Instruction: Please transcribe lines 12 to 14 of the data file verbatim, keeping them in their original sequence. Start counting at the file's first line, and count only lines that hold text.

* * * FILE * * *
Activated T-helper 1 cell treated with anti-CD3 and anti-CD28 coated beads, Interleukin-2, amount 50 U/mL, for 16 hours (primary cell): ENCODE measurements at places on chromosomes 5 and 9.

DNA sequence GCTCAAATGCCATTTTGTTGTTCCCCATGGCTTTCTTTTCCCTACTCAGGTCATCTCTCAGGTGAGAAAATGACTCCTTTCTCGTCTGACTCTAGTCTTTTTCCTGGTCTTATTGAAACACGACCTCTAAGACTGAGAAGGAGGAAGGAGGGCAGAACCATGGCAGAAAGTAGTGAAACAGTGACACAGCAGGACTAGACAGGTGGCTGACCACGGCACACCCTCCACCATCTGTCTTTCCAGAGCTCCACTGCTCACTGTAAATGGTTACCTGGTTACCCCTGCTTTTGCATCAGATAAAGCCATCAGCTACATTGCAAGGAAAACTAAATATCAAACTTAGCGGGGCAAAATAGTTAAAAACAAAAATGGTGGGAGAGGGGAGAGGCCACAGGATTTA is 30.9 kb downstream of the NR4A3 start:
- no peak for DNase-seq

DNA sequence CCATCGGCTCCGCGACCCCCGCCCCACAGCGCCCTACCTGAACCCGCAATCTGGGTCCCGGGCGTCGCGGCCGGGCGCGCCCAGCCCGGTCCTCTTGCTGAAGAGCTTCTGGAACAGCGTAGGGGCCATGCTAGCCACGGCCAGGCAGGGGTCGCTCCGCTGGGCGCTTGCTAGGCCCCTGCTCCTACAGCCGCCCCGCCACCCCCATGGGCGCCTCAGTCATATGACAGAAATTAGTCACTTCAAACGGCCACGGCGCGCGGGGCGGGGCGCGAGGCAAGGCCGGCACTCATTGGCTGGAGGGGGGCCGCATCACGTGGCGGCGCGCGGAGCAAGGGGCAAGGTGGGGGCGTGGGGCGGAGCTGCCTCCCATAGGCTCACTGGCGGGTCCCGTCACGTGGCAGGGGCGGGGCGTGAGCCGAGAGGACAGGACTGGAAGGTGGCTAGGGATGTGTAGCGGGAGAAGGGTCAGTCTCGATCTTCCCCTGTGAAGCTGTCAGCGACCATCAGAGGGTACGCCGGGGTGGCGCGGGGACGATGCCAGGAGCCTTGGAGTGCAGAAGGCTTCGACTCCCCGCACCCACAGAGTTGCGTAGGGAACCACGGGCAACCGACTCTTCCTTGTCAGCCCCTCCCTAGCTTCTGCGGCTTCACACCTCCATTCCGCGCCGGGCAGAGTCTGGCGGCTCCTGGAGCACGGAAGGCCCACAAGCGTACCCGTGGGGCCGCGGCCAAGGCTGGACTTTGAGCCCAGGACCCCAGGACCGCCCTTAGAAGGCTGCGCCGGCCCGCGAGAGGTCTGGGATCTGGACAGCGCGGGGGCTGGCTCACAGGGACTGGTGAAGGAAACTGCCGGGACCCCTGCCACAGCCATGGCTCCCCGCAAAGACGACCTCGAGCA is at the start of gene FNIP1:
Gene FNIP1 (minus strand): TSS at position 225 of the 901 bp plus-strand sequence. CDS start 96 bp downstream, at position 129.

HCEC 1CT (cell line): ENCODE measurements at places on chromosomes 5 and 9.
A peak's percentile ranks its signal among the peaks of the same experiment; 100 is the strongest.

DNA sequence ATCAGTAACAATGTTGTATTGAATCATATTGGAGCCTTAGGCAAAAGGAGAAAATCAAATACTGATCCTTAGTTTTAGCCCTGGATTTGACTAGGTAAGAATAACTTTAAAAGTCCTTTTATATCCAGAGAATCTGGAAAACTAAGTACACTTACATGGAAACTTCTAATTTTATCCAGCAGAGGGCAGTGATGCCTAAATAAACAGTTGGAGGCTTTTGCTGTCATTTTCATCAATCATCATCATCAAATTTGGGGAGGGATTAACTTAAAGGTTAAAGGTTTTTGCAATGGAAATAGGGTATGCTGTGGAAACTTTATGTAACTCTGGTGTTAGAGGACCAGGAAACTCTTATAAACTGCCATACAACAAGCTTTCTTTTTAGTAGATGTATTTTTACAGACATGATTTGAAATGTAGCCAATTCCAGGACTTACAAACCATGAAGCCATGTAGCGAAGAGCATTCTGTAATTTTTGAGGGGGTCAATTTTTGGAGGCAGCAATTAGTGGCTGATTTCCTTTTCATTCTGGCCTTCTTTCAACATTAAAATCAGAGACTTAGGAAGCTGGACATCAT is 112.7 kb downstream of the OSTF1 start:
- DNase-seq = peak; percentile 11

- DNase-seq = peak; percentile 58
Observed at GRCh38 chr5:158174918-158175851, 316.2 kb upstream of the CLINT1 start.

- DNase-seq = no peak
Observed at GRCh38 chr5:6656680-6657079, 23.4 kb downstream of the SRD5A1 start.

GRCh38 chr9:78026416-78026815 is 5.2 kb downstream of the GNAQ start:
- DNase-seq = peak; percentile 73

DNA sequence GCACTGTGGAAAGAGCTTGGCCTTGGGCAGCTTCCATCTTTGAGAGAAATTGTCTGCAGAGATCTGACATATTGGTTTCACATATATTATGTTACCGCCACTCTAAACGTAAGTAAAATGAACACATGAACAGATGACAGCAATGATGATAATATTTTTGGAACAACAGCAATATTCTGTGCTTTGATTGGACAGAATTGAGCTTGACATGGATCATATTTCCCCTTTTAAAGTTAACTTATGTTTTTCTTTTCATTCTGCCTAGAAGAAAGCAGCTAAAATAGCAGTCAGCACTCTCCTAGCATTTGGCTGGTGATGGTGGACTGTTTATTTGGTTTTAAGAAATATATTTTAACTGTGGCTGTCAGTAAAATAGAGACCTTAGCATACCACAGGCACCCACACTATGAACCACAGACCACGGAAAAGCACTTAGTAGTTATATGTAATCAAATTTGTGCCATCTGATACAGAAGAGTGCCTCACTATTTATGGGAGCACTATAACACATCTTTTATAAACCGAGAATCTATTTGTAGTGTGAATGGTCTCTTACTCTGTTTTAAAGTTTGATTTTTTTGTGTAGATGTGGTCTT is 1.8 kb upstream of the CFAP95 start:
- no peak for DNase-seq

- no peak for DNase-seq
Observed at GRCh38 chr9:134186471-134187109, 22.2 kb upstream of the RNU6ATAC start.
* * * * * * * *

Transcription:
- DNase-seq = no peak
Observed at GRCh38 chr5:6656680-6657079, 23.4 kb downstream of the SRD5A1 start.

GRCh38 chr9:78026416-78026815 is 5.2 kb downstream of the GNAQ start: